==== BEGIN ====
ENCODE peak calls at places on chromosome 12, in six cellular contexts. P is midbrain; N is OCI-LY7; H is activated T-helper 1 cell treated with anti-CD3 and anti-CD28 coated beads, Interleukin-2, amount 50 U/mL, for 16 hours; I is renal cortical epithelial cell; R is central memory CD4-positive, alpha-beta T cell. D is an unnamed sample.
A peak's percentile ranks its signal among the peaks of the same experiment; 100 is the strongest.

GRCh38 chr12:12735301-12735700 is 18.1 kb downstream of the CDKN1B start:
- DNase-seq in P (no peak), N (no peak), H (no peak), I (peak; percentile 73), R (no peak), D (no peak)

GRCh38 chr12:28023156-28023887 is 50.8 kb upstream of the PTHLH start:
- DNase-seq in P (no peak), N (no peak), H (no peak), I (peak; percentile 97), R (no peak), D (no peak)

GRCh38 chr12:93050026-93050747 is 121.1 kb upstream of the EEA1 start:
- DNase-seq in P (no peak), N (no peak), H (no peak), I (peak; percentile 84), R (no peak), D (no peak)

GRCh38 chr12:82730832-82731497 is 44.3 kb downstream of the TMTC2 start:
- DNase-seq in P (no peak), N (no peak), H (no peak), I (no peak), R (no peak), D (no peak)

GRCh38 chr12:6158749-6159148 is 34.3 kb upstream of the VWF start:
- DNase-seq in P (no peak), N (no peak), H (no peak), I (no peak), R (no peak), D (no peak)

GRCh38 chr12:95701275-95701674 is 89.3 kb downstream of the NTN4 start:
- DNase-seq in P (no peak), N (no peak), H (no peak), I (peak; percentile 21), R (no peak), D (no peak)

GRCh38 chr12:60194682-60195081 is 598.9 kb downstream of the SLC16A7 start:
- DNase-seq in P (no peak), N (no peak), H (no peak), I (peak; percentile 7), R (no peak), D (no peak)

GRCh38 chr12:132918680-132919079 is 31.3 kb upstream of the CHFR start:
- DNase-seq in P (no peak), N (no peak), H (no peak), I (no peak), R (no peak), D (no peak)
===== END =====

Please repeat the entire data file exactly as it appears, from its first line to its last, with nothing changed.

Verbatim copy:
ENCODE peak calls at places on chromosome 12, in six cellular contexts. P is midbrain; N is OCI-LY7; H is activated T-helper 1 cell treated with anti-CD3 and anti-CD28 coated beads, Interleukin-2, amount 50 U/mL, for 16 hours; I is renal cortical epithelial cell; R is central memory CD4-positive, alpha-beta T cell. D is an unnamed sample.
A peak's percentile ranks its signal among the peaks of the same experiment; 100 is the strongest.

GRCh38 chr12:12735301-12735700 is 18.1 kb downstream of the CDKN1B start:
- DNase-seq in P (no peak), N (no peak), H (no peak), I (peak; percentile 73), R (no peak), D (no peak)

GRCh38 chr12:28023156-28023887 is 50.8 kb upstream of the PTHLH start:
- DNase-seq in P (no peak), N (no peak), H (no peak), I (peak; percentile 97), R (no peak), D (no peak)

GRCh38 chr12:93050026-93050747 is 121.1 kb upstream of the EEA1 start:
- DNase-seq in P (no peak), N (no peak), H (no peak), I (peak; percentile 84), R (no peak), D (no peak)

GRCh38 chr12:82730832-82731497 is 44.3 kb downstream of the TMTC2 start:
- DNase-seq in P (no peak), N (no peak), H (no peak), I (no peak), R (no peak), D (no peak)

GRCh38 chr12:6158749-6159148 is 34.3 kb upstream of the VWF start:
- DNase-seq in P (no peak), N (no peak), H (no peak), I (no peak), R (no peak), D (no peak)

GRCh38 chr12:95701275-95701674 is 89.3 kb downstream of the NTN4 start:
- DNase-seq in P (no peak), N (no peak), H (no peak), I (peak; percentile 21), R (no peak), D (no peak)

GRCh38 chr12:60194682-60195081 is 598.9 kb downstream of the SLC16A7 start:
- DNase-seq in P (no peak), N (no peak), H (no peak), I (peak; percentile 7), R (no peak), D (no peak)

GRCh38 chr12:132918680-132919079 is 31.3 kb upstream of the CHFR start:
- DNase-seq in P (no peak), N (no peak), H (no peak), I (no peak), R (no peak), D (no peak)